A few weekend ago, I took myself & The Gardener along to the Raw Wine Fair as a bit of a treat for both of us.
I love wine, – I love really good wine, and I love quite complex wine.. I can be a bit of a snob, Blossom Hill isn’t going to cut it for me, but mostly I like crowd pleasers – Silky Merlot, Jammy Malbec, Grassy Sauvignon Blancs, and unfashionable but creamy Chardonnay ..( I’m an Aussie!) however, I am frequently bothered by the chemicals used in viticulture, and the lack of clarity in labelling wine.
I really came to start thinking about this properly when I was on holiday a few years ago in France, walking through some particularly picturesque vineyards with my parents, when our idyllic walk was disturbed by a crop dusting plane, misting who knows what kind of chemical bomb over us, the village we were near and the vineyards. My eyes & throat were irritated for ages afterwards and it made me think. What are the long-term effects of ingesting this kind of chemical? And as I am wine lover, how much am I unwittingly ingesting?!
So I did a bit of research into the industry, and this is the tip of the iceberg! There are loads of nasty ingredients used to make the wines we love. Most don’t need to be labelled as they are deemed to ‘disappear’ in the wine making process. These added ingredients could be as innocuous as egg white or fish bones to ‘fine’ (clarify) the wine, or more chemically in nature. In any case MY problem is that these ingredients do not have to be declared. The consumer cannot know what they are consuming. Which doesn’t sit quite right with me.
Which is why I got so excited by the Raw Wine Fair. Showcasing Organic, Biodynamic ( which is like organic but more so) and Raw unprocessed, naturally fermented, wine, I thought I might find my wine nirvana.
Created by a visionary, Isabelle Legaron, who writes at @thatcrazyfrenchwoman who aims to promote natural, organic, un- chemicalized and industrialised wine. (I might have a career crush) this fair was aimed at industry, to showcase small producers to restaurants and distributors. And some slightly organic & wine obsessed people/bloggers like me.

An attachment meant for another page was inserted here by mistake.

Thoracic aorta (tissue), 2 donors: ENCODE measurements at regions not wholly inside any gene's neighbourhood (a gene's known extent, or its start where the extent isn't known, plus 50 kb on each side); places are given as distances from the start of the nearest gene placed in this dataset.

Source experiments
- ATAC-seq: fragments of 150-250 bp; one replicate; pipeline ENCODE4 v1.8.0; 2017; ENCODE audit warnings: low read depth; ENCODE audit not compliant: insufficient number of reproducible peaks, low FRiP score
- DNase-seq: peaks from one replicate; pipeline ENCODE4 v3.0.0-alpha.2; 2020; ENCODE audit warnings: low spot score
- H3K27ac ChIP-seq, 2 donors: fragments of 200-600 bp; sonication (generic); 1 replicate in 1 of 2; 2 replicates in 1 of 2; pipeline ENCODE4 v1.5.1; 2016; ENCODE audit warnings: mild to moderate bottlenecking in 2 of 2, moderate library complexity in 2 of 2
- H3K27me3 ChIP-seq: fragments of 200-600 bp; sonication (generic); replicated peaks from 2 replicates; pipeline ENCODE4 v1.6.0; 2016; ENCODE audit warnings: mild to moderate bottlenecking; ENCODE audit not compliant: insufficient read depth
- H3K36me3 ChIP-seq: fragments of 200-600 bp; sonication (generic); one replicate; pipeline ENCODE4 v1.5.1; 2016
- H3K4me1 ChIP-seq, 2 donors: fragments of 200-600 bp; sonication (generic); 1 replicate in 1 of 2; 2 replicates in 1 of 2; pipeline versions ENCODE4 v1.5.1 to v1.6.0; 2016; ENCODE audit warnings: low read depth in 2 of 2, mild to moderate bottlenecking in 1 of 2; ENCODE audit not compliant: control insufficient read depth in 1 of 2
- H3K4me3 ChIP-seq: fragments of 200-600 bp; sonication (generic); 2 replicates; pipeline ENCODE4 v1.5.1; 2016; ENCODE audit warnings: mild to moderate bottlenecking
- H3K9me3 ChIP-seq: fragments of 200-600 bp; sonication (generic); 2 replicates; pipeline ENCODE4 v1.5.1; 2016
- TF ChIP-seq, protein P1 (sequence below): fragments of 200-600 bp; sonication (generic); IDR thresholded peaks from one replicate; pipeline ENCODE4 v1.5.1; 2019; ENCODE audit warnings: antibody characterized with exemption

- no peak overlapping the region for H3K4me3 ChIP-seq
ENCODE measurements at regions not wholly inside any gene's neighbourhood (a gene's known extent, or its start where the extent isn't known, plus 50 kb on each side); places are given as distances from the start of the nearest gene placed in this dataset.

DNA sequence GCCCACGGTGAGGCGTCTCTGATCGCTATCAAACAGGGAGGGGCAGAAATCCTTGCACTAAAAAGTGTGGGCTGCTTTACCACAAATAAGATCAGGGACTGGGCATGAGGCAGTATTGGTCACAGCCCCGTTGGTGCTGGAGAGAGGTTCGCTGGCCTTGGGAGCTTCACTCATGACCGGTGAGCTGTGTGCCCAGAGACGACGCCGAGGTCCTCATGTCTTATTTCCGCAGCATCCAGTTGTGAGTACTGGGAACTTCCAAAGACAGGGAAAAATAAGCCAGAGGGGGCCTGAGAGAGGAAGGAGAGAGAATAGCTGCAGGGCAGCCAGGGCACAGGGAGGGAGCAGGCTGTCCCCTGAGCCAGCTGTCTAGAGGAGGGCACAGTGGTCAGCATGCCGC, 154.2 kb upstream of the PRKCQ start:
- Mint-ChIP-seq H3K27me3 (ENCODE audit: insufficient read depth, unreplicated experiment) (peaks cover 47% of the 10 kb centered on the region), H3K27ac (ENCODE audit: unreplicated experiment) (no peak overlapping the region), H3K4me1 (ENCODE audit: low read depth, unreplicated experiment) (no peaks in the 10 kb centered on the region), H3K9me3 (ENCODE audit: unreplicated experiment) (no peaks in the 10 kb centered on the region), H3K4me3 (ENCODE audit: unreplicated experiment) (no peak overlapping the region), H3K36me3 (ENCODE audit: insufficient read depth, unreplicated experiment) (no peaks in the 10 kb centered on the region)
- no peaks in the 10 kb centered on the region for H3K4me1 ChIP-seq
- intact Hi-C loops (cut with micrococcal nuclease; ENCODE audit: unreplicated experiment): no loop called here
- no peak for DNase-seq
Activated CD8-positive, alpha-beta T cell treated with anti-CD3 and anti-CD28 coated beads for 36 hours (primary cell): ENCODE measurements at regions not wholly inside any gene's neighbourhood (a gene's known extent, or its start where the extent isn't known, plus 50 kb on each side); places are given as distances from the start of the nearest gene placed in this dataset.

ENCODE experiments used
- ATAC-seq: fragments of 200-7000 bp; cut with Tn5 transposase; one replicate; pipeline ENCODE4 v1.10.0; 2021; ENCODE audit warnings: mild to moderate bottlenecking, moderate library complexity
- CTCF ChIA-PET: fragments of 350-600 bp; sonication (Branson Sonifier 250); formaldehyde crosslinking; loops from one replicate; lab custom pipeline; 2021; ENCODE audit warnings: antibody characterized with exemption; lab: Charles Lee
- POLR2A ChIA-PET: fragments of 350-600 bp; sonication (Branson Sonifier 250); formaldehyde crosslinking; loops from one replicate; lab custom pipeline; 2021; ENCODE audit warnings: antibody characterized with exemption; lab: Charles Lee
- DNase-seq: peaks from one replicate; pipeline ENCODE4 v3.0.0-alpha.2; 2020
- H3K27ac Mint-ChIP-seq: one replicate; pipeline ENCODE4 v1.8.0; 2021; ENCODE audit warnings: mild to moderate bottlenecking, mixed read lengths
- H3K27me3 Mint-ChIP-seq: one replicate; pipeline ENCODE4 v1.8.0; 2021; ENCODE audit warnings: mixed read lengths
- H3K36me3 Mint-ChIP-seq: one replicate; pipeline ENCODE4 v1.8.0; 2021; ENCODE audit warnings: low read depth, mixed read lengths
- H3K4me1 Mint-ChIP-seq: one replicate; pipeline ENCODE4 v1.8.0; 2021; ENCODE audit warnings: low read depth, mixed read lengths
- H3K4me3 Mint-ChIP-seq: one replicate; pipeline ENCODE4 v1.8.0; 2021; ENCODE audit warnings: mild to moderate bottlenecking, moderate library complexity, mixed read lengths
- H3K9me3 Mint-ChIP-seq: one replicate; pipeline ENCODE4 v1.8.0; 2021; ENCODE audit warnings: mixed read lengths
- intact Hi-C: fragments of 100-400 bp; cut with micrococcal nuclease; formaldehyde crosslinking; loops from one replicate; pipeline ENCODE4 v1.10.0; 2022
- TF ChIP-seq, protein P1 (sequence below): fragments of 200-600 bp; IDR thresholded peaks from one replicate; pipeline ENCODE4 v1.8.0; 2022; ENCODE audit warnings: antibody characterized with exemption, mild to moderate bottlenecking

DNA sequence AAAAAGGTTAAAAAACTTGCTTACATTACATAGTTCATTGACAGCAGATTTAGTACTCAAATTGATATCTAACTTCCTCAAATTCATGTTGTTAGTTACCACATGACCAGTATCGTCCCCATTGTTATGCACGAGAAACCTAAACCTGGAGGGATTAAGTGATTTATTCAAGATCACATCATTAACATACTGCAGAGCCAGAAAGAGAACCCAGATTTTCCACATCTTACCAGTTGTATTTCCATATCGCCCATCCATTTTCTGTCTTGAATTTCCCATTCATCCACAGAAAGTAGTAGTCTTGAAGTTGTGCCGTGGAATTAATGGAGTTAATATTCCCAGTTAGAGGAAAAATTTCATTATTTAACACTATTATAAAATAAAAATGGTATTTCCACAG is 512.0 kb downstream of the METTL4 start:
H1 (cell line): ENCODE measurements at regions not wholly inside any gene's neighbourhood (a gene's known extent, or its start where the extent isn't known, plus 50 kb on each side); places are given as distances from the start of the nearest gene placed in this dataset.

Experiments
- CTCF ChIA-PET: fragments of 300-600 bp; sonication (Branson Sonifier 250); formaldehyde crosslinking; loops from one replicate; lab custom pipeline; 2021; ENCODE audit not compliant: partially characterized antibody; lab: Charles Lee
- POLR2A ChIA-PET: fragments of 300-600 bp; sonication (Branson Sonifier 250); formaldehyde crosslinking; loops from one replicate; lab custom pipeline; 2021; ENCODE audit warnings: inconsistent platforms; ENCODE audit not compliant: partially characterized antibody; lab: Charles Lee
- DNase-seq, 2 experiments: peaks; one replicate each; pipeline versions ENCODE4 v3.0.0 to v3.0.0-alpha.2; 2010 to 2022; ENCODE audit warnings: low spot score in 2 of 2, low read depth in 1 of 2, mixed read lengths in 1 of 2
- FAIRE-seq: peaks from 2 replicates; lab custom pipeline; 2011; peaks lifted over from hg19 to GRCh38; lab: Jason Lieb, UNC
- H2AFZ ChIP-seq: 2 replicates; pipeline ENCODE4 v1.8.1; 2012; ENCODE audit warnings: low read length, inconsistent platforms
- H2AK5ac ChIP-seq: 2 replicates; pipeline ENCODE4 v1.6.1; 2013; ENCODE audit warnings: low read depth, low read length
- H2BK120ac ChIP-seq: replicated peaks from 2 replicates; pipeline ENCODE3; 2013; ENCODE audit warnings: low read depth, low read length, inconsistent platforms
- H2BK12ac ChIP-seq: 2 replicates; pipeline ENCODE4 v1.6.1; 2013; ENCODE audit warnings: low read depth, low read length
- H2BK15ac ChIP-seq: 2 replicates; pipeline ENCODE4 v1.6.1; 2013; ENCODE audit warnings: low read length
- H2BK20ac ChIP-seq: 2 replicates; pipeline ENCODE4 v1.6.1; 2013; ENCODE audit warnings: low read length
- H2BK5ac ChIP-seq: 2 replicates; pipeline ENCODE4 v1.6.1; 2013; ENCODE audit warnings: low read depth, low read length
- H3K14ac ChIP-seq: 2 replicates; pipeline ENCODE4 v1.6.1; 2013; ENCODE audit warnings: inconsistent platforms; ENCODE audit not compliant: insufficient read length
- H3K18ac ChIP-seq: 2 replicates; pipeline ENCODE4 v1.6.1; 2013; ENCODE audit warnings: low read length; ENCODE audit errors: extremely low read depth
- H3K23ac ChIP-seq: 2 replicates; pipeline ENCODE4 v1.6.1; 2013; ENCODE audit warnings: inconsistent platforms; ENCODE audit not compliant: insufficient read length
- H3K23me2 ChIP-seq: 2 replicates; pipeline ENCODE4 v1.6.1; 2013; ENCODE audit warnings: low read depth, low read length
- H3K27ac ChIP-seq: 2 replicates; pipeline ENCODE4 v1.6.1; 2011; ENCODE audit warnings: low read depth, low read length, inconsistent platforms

The fair was held in a hall at the Old Truman Brewery. It was slightly unfortunate that it coincided with an unseasonably warm weekend the hall is badly ventilated (I can only imagine what it would have been like to work in as part of the brewery!) which is a shame, because there was SO much to taste.
I was particularly interested in French wine from the Loire Valley, as we’re off there this week. And, there are loads of organic, raw wines in the region who were represented at the fair. We chatted to a few and hope to visit the vineyards whilst we’re there. I’m quite intrigued & happy to hear that within the region quite a lot of vineyards are converting to organic viticulture.
We sampled some lovely wine from the region My fave was from a sweet man who spoke no English My French is stupidly basic, but he was so lovely we managed to kind of understand each other. His wine is fermented in the very ancient style in Amphora. He only had 2 types on offer to try, but his white wine was smooth and subtle and the red was rich and rounded. ( I can’t tell you the name of the grapes, they were lost in translation!)
Amphora are great big clay jugs, that have a tapered bottom & are buried in the ground, which aids in the fermentation of the wine and were how Romans, Greeks and the region around Azerbaigan & Georgia made wine.
The Georgians still use Amphora in traditional winemaking, and that is the region we headed to next, hoping to try some of their gorgeously coloured ‘Orange’ wine that is becoming increasingly popular in the US and here in the UK.
And- It is really drinkable. The orangey amber colour is created by leaving the seeds skins on when fermenting the wine, and it is traditionally made with ‘wild’ yeast, making each batch a little different. and complex. And really moreish.
The Georgian’s were making wine 8000 years ago, and the Georgian method of winemaking is recognized by Unesco as an important cultural heritage & tradition. It’s delicious too, it would be wouldn’t it? I mean, who would continue making something if it wasn’t delicious!?
We left the fair feeling a little giggly, more than a little overwhelmed with the amazing variety on offer, and full of enthusiasm for this new/old way of creating wine.
We’re off to the Loire Valley today driving down via the Euro Tunnel, with a stop off at Monet’s garden, and then to friends wedding. I’m looking forward to lots of beautiful scenery, fun with friends, & returning with a boot load of delicious, organic wine and stories to tell all about it.